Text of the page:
A 43-year-old Caucasian gentleman presented to a local emergency room in April, 2006 with sudden onset right upper quadrant abdominal pain and jaundice. CT scan of the abdomen revealed a 2.2 cm mass in the head of the pancreas and a 3.2x2.7 cm necrotic right renal mass, suspicious for carcinoma. Total bilirubin was elevated at 8.4 mg/dL (reference range: 0.2-1.3 mg/dL) and CA 19-9 was 310 U/mL (reference range: 0-35 U/mL). An endoscopic retrograde cholangiopancreatogram (ERCP) was performed with placement of a temporary biliary stent for decompression. Bile duct brushings at the time of ERCP demonstrated marked atypical cells. This was followed by a magnetic resonance cholangiopancreatography (MRCP) that revealed biliary ectasia and a 2 cm common bile duct obstruction, with a mass at the head of the pancreas. There was evidence of intra and extrahepatic biliary ductal dilatation terminating at the 2 cm pancreatic head mass. The MRI also noted the right renal mass. Ultrasound guided needle biopsy of the renal mass was performed and pathology was consistent with Fuhrman’s grade 2, clear cell type renal cell carcinoma (Figure 1). Subsequent restaging CT scans of the chest, abdomen, and pelvis also identified a small 5 mm lesion in the liver and increase in size of the pancreatic mass to 4x3 cm, with stable right kidney hypervascular mass. Due to the extracapsular extension of the pancreatic mass and the hypodense liver lesion the patient underwent a diagnostic laparoscopy in May 2006. Intra-operative biopsy of the pancreatic head mass and liver lesion was performed; the pathology from both was consistent with invasive moderately to poorly differentiated adenocarcinoma (Figures 2 and 3). This confirmed the diagnosis of metastatic pancreatic cancer with a concurrent second primary of renal cell carcinoma, thereby excluding surgical resection as a therapeutic option.


Figure 1. Kidney needle core biopsy: This photomicrograph shows a renal cell carcinoma. (Magnification 200x).


Figure 2. Pancreas needle core biopsy: This photomicrograph shows a ductal carcinoma within dense fibrous stroma. (Magnification 200x).


Figure 3. Liver needle core biopsy. Metastatic pancreatic ductal carcinoma (middle to upper right) to the liver (lower left). (Magnification 200x).

The patient then started treatment with systemic chemotherapy consisting of gemcitabine and sunitinib, as it was felt that this would regimen would simultaneously control both the malignancies. The dose of gemcitabine planned was 750 mg/m2 intravenously days one, eight and fifteen repeated on a twenty-eight-day cycle; and the dose of sunitinib was 37.5 mg orally four weeks on followed by two weeks off. These doses were based on selected planned phase I studies of this combination.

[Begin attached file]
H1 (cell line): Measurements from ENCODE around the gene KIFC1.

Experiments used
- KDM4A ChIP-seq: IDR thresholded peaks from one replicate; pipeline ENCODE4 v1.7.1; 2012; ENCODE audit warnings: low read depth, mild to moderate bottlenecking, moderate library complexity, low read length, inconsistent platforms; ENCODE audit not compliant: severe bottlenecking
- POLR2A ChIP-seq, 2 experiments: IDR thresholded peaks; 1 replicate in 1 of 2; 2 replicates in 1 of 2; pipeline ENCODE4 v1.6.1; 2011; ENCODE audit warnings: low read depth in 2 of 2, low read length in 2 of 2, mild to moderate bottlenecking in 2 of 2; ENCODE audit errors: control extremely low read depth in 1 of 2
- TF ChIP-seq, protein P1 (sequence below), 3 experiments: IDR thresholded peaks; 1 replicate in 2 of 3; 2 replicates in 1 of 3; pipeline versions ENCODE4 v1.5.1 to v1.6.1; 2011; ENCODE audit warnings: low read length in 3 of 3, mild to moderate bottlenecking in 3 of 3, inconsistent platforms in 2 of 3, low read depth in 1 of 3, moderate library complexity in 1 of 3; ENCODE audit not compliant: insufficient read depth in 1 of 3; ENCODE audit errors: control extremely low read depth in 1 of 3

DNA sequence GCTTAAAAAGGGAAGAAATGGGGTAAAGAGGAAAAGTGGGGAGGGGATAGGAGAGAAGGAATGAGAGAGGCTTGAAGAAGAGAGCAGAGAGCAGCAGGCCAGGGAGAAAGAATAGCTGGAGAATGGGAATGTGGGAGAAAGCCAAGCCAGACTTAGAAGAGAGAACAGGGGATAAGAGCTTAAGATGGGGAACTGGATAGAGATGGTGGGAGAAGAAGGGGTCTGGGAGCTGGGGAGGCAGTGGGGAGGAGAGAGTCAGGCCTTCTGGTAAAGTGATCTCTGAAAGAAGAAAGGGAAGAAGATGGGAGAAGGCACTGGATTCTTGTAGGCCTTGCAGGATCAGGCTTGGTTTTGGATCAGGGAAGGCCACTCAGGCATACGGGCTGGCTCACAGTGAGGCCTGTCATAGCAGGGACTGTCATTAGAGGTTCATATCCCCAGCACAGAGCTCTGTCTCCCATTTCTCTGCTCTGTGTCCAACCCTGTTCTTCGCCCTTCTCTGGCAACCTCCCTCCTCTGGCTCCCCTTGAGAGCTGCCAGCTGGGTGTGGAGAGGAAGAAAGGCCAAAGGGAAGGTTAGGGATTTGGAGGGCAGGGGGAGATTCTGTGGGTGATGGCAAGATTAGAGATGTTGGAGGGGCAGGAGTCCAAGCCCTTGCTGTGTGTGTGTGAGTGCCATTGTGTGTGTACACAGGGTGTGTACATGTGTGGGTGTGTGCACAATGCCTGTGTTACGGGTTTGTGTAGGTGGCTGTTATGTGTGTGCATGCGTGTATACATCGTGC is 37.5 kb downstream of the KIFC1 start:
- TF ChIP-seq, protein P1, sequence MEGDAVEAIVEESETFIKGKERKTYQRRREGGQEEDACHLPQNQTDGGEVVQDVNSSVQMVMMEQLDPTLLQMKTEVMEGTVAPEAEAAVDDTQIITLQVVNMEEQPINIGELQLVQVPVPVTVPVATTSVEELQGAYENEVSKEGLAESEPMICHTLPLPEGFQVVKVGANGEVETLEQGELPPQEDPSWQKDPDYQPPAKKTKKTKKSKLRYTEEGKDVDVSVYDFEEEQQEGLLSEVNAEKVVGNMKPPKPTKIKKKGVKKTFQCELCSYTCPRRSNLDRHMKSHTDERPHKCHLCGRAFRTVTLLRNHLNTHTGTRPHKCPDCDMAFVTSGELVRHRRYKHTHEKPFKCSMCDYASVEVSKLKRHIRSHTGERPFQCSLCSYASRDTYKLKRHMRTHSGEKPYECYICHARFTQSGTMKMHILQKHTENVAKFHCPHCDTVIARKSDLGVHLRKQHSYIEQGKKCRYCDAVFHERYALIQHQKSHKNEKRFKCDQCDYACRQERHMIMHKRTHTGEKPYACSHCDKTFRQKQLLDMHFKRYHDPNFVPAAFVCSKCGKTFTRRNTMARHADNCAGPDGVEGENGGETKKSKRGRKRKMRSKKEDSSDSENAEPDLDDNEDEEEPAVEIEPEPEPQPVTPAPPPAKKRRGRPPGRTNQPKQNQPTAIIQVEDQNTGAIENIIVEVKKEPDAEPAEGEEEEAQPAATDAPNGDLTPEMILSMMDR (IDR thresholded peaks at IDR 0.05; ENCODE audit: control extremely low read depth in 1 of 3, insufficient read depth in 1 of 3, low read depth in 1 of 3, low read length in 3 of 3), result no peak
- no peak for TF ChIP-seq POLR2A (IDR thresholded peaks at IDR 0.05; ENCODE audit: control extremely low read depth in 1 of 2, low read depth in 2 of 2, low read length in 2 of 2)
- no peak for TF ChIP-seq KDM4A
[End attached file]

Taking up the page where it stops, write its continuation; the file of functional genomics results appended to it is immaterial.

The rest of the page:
Dose intensity was maintained for the first two cycles, and restaging CT scan after two cycles showed an almost complete resolution of the liver lesion, with no change in the size of the pancreatic mass, consistent with stable disease and decrease in the size of the renal cell carcinoma, consistent with partial response per Response Evaluation Criteria In Solid Tumors (RECIST) criteria (Figure 4) [10].


Figure 4. CT scan showing kidney mass at diagnosis (a.) and after 2 months of therapy (b.).

Subsequently however patient had three interruptions secondary to grade 3 neutropenia, and four delays due to patient preference. Growth factors were not used in keeping with the American Society of Clinical Oncology (ASCO) guidelines [11]. Dose intensity could not be maintained despite dose reduction of gemcitabine to 700 mg/m2, and in total patient received fourteen doses of gemcitabine over twenty-five weeks. He also had an episode of hyperbilirubinemia and migration of biliary stent, requiring a repeat ERCP. He tolerated the sunitinib fairly well, but did develop grade 2 hypertension, and restaging CT scan after three cycles of this regimen continued to show stable disease.

Unfortunately repeat CT of the chest, abdomen, and pelvis in November 2006 revealed multiple new liver metastases. The CA 19-9, which had decreased initially with chemotherapy from 764 U/mL to 479 U/mL, started to trend upwards and at this time was 12,219 U/mL. He thereafter developed small bowel obstruction due to invasion of the duodenum by the pancreatic mass and had a rapid decline in his performance status, and received no further chemotherapy and quickly succumbed to his disease in December 2006.


Gemcitabine is standard of care first line therapy for patients with metastatic pancreatic adenocarcinoma with a median overall survival of 5.65 months, progression free survival of 9 weeks and a clinical benefit response of 23.8% [12]. Our patient had prolonged progression free survival of 26 weeks that may be attributable to the addition of sunitinib. Overall survival was as expected for patients receiving single agent gemcitabine and was similar to that reported from other clinical trials of combination therapy with a targeted molecular agent in addition to traditional chemotherapy in pancreatic malignancy [13, 14]. Erlotinib is the only oral epidermal growth factor tyrosine kinase inhibitor that has been shown to prolong overall survival in patients with advanced pancreatic cancer, although the benefit appears to be modest. It was approved by the Food and Drug Administration (FDA) in 2005, in combination with gemcitabine for treatment of patients with locally advanced, unresectable or metastatic pancreatic carcinoma [15].